Thanks for reminding me of the Archaeological part, I gotta fix that (and add a paragraph for the Pouan find and subsequent finds in the area).

Nitpicking is good, make me think hard about how to organize and write this correctly. Will be sure to use these tips.

EDIT: Started a few changes to wording and grammar to make it sound more professional like suggested. Furthermore, I intend to have read all of "The Goths" by Friday so I can begin reading "The Huns" (A Re-publishing of Attila and the Huns) by E.A. Thompson.
Not my second draft, but tried to make some improvements:

EDIT: System did not take the file.
Alan - I'm still waiting for the punch line!
Evan - Did you upload a new version? To me, it looks identical to the earlier version. The URLs are exactly the same, too.
David J. Cord
The system might not have taken it. I'll try again later.
Okay, here is a new version. This is my rough draft, I still need to add some sources in but I have quite a few. The JLA requires sources to be done in footnotes.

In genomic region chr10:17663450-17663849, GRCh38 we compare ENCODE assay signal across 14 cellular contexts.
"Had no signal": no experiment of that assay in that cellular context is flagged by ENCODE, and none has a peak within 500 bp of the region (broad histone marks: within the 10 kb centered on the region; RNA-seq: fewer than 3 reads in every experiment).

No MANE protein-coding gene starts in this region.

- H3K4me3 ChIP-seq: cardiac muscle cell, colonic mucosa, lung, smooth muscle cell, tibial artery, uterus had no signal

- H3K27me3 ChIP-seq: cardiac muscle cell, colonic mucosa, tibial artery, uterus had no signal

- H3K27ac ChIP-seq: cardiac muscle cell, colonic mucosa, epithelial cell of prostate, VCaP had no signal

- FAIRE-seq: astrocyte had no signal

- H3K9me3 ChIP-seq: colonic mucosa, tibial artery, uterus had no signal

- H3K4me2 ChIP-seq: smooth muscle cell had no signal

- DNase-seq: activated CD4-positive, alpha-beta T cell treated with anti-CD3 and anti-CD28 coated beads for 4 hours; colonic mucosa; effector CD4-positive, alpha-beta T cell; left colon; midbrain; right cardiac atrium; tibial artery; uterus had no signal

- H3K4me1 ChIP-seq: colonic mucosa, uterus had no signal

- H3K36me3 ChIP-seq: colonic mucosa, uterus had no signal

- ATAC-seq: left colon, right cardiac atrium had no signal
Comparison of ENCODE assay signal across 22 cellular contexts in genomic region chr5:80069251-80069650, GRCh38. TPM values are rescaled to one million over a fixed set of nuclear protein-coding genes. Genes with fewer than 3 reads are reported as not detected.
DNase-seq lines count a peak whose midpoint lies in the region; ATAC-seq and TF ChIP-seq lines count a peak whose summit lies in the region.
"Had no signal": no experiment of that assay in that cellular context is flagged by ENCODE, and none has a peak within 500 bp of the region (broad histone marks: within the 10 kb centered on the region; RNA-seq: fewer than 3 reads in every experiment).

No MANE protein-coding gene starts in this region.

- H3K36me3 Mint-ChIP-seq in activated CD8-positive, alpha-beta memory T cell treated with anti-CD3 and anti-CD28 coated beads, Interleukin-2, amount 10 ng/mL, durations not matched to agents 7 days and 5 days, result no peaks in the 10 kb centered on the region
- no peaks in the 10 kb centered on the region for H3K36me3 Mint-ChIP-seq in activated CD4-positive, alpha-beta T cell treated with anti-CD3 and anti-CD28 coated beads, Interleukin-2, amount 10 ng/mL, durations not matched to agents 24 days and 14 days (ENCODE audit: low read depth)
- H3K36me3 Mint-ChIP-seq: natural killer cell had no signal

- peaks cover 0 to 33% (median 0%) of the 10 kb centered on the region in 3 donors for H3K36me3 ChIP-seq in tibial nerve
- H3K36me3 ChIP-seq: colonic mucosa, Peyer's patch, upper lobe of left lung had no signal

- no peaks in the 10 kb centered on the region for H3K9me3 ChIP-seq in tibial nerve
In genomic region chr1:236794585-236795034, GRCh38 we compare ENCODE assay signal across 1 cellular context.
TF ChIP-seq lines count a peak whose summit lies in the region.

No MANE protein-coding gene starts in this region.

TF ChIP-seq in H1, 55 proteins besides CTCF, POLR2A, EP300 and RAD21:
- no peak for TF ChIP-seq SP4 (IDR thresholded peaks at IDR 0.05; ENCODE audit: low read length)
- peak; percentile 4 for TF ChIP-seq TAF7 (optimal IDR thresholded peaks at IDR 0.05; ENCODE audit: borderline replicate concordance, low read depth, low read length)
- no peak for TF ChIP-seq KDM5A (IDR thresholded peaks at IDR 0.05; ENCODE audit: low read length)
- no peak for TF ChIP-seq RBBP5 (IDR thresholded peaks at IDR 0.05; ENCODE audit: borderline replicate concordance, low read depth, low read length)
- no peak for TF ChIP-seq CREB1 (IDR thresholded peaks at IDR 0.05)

Harsh Criticism is the Best Criticism! I need all the help I can get. :wink:
Draft Number 4, I hope to edit this one into my final draft soon. Please read it and any suggestions are helpful.
Also, for reference here is the JLA Formatting Guide


Attached Files
.pdf   jlastyle1.pdf (Size: 144.47 KB / Downloads: 0)
As I never heard back from you guys (no offense intended), I went ahead and edited this into what is more or less a final version. I would really appreciate it if you guys would look over it before I submit it.

Thank You,
Hi Evan, are you allowed to put maps in your paper to Illustrate your points. I am no scholar but I am an avid reader & I love maps so I was wondering if you should have a series of simple maps of described region with the battle dispositions of both sides in 3 stages and illustrate movements of forces with arrows.
1. Start of battle
2. Crucial point in battle
3. End of battle
It might be a good way to illustrate your crowbar like Roman formation during the battle.
Michael Kerr
Michael Kerr
"You can conquer an empire from the back of a horse but you can't rule it from one"